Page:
Efficacy and tolerability of sustained-release Ibuprofen in the treatment of patients with chronic back pain
Faculty of Medicine and Health Sciences
Current therapeutic research. - Tenafly, N.J.
, p. 1283-1292
University of Antwerp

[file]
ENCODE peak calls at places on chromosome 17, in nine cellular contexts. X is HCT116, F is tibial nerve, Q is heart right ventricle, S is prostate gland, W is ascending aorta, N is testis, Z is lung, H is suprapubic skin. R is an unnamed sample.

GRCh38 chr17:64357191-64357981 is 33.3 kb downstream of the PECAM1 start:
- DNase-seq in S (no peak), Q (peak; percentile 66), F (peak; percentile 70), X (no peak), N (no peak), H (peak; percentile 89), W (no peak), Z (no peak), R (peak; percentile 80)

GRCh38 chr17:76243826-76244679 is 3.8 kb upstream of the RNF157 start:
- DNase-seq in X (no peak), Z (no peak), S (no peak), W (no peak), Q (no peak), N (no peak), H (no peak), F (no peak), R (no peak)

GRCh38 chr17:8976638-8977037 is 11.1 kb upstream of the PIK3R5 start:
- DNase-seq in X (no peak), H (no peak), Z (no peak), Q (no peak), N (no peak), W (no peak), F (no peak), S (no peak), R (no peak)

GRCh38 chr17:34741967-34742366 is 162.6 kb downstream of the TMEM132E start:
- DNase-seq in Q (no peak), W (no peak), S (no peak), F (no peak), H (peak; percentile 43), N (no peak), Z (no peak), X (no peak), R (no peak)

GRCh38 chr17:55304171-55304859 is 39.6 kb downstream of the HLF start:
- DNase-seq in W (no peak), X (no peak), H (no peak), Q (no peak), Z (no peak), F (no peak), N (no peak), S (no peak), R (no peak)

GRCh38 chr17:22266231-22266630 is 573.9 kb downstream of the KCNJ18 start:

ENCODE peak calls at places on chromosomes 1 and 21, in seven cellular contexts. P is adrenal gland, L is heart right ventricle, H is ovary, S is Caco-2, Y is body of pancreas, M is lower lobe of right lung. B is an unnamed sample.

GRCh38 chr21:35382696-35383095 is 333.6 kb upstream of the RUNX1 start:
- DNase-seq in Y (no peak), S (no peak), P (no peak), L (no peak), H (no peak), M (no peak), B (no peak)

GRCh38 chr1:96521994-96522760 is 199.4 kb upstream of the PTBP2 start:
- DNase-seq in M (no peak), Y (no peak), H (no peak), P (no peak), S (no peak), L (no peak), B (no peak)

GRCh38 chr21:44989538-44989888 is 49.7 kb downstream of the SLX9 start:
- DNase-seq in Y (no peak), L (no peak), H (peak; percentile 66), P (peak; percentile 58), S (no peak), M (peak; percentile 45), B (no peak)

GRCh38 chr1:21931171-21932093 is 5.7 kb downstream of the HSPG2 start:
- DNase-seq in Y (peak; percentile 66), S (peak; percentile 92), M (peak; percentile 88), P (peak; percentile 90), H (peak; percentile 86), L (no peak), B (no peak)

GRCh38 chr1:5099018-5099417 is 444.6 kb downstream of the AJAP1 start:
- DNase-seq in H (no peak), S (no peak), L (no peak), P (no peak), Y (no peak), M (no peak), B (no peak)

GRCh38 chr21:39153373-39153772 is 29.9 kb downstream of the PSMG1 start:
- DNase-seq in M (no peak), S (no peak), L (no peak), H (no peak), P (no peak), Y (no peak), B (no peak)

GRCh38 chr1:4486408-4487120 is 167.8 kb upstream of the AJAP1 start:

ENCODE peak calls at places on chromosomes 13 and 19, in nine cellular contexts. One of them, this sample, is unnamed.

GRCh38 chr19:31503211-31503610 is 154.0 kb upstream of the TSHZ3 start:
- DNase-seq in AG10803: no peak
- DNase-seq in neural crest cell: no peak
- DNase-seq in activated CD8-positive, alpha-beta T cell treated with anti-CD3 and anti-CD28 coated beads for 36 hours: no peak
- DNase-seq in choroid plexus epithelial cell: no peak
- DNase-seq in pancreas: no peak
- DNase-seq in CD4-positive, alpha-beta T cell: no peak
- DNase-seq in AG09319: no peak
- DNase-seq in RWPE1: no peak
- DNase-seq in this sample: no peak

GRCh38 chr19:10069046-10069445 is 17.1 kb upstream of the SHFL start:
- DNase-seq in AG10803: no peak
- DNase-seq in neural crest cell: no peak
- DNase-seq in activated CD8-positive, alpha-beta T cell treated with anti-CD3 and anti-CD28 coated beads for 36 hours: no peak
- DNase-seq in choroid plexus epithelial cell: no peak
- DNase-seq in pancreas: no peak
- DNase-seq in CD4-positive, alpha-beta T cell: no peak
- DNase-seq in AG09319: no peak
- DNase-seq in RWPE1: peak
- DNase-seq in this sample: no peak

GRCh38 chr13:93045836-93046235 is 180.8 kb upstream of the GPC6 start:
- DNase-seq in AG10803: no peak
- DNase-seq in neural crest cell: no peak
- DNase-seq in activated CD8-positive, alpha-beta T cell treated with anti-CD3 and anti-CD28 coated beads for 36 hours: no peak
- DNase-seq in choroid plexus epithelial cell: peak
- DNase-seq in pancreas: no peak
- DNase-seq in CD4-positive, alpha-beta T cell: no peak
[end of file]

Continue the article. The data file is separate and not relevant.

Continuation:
This was a double-blind, parallel-group, multiple-dose study designed to compare the efficacy and tolerability of the sustained-release (SR) formulations of ibuprofen and diclofenac sodium for patients suffering from chronic back pain. The patients were randomly allocated to treatment with either the recommended once-daily dosage of ibuprofen SR (1600 mg) or diclofenac SR (100 mg) for 14 days; 30 patients were treated with ibuprofen and 32 with diclofenac. Clinical assessments of the patients' back condition were made at the beginning and end of the study, and the patients themselves rated their quality of sleep, level of activity, and severity of pain each day. In terms of efficacy, the ibuprofen SR treatment resulted in a trend toward better patient responses for all variables other than quality of sleep and night pain, although differences between the two treatment groups were not statistically significant. There were eight patient withdrawals in the diclofenac SR group (six due to adverse events) compared with four patients in the ibuprofen SR group (only one attributed to adverse events). Overall, 16 diclofenac SR-treated patients reported 24 adverse events, 8 of which were recorded as definitely related to the drug. Four ibuprofen SR-treated patients reported a total of nine adverse events, and only three were considered to be definitely drug related. The difference between the groups in the number of patients reporting adverse events was statistically significant (P = 0.002). The demonstrated efficacy and superior tolerability of ibuprofen SR provide strong support for the use of this once-daily formulation in the management of patients with chronic back pain.